Our government and media continue to report about building the Turkmenistan-Afghanistan-Pakistan-India (TAPI) pipeline on the territory of Turkmenistan. We cannot show you any pictures of this construction, but the government will continue to remind you of progress in constructing the pipeline.

Pay no attention to those who call TAPI a "virtual" pipeline.

Five years ago, in northwestern Afghanistan, just across our border, people lived in relative peace. That is no longer the case. There is now fighting in all the Afghan provinces bordering Turkmenistan. So there might be some small delays constructing the pipeline through Afghanistan. The same goes for Pakistan's southern Balochistan region, which is also on TAPI's route.

And since I mentioned Afghanistan, I want to repeat the words of other Turkmen government officials and tell you that there is no security problem along our border with Afghanistan. Don't listen to stories you might hear of our soldiers or border guards being involved in fighting -- or even being killed -- along the Afghan border.

Opening celebrations for a new public building in Ashgabat, the "White City"

Opening celebrations for a new public building in Ashgabat, the "White City"

And don't worry that earlier this year we conducted the largest mobilization of our armed forces ever in our 25-year history and have recently been purchasing new weapons, including a missile system from China.

Our policy of positive neutrality, recognized by the UN, has always been our best protection, and it is now enshrined in our constitution -- part of the same changes adopted in September that will make my third term in office a seven-year term instead of those five-years terms I've previously served.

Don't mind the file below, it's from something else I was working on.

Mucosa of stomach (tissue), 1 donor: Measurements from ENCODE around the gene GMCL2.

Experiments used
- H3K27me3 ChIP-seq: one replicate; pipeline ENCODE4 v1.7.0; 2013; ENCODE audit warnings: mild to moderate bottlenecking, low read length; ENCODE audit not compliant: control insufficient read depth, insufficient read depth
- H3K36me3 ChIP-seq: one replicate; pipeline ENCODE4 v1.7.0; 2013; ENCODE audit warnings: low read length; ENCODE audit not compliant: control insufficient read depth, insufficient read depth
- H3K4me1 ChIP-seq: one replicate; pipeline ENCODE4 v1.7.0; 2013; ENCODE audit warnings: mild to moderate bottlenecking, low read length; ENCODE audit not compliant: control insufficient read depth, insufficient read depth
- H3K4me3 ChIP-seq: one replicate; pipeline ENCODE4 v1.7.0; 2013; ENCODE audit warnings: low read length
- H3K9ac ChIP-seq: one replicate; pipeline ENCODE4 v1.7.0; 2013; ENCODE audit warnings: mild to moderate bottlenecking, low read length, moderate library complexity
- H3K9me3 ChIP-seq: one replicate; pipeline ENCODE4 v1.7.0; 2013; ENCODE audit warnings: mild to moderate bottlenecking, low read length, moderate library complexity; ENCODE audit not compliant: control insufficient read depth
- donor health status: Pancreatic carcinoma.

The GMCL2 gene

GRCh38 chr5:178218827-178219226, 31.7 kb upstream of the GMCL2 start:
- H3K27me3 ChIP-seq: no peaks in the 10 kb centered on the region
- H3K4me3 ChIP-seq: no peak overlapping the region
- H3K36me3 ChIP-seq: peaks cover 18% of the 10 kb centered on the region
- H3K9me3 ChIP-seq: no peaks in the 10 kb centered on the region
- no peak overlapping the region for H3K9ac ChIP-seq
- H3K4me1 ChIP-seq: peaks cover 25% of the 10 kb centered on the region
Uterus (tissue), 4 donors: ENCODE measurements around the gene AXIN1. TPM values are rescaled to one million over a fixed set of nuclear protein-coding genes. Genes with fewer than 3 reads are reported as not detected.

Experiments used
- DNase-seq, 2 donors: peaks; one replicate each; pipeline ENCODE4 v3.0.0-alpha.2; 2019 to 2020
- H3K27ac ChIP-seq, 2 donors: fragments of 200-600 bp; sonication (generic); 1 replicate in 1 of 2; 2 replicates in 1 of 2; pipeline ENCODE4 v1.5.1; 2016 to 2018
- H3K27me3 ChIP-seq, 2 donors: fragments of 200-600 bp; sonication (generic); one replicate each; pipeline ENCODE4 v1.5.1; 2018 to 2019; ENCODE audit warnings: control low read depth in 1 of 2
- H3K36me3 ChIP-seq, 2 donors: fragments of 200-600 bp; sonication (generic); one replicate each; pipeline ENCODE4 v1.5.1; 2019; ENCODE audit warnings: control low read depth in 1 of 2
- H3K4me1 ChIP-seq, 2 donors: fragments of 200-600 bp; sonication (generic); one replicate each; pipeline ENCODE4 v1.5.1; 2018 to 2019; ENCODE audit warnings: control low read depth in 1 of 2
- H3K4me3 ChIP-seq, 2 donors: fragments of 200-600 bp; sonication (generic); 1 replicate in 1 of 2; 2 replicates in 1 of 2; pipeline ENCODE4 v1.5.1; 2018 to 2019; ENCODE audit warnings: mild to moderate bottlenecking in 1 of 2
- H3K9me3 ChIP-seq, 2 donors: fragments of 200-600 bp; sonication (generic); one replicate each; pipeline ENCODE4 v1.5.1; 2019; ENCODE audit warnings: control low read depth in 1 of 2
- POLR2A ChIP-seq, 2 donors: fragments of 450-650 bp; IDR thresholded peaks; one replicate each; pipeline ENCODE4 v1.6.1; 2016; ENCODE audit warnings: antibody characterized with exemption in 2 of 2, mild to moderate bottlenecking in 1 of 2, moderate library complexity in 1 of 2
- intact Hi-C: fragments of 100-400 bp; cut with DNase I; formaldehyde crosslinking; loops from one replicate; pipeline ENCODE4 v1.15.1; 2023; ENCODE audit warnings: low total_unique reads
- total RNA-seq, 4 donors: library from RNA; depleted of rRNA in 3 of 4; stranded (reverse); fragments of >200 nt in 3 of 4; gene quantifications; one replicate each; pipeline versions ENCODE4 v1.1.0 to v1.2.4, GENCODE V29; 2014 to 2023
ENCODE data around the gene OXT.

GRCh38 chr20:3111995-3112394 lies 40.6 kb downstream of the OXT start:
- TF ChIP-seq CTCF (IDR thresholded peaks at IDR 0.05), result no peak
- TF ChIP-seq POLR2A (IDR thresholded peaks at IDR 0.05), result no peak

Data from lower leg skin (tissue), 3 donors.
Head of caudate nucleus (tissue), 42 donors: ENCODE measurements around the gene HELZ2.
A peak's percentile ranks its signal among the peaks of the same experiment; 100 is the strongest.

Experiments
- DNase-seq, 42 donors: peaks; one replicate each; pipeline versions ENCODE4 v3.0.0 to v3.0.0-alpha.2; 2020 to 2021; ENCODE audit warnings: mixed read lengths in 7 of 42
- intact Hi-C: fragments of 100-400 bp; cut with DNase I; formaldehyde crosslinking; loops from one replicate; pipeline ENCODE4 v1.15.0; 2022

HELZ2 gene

But enough about the outside world. Let's look at our achievements here at home over the last five years.

As we told you earlier this year, we have reached the point in our development where the state no longer needs to provide you, its citizens, with subsidies. Turkmenistan's people are well enough off now that you do not need free electricity, gas, or water anymore, so we will soon halt these unnecessary gifts. But rest assured, these utilities will continue to be provided to you intermittently.

We still face economic challenges. Some of you have lost your jobs recently, especially those in the gas and oil sector. Having brought that up, let me now mention these tales told by foreign media about unemployment in Turkmenistan being more than 50 percent.

How could the foreign press and other outside organizations know this? We don't let them in.

And during my third term, this government will continue to reject visa applications from undesirable foreigners seeking to come to Turkmenistan for sinister reasons of trying to obtain objective information.

Our government provides facts and figures on all the things people outside the country need to know about Turkmenistan. It's all there on government websites and in state media.

Some of you who are working are not receiving your wages on time. In some cases, arrears go back several months.

It is especially to you that I wish to express my gratitude, because many of you, after this wait, had your wages garnished to pay for our country to build the facilities necessary to host the Asian Indoor and Martial Arts Games we are hosting in our capital, Ashgabat, next year.

Did I say "garnished"? Forgive me. I meant to say the money you are "voluntarily" giving to help build facilities for those games. "Voluntarily" -- that's what it said on those papers that officials gave you to sign when you agreed to contribute money from your salaries.

I look pretty good, don't you think?

I look pretty good, don't you think?

Turkmenistan continues to produce some of the highest quality basic goods. Most of you have seen the long lines in front of our stores. Turkmenistan's products are so good people are willing to queue up outside stores to wait for their chance to buy a rationed amount of these basic products.

Don't forget to bring your documents with you. We do enforce purchase limits for all families.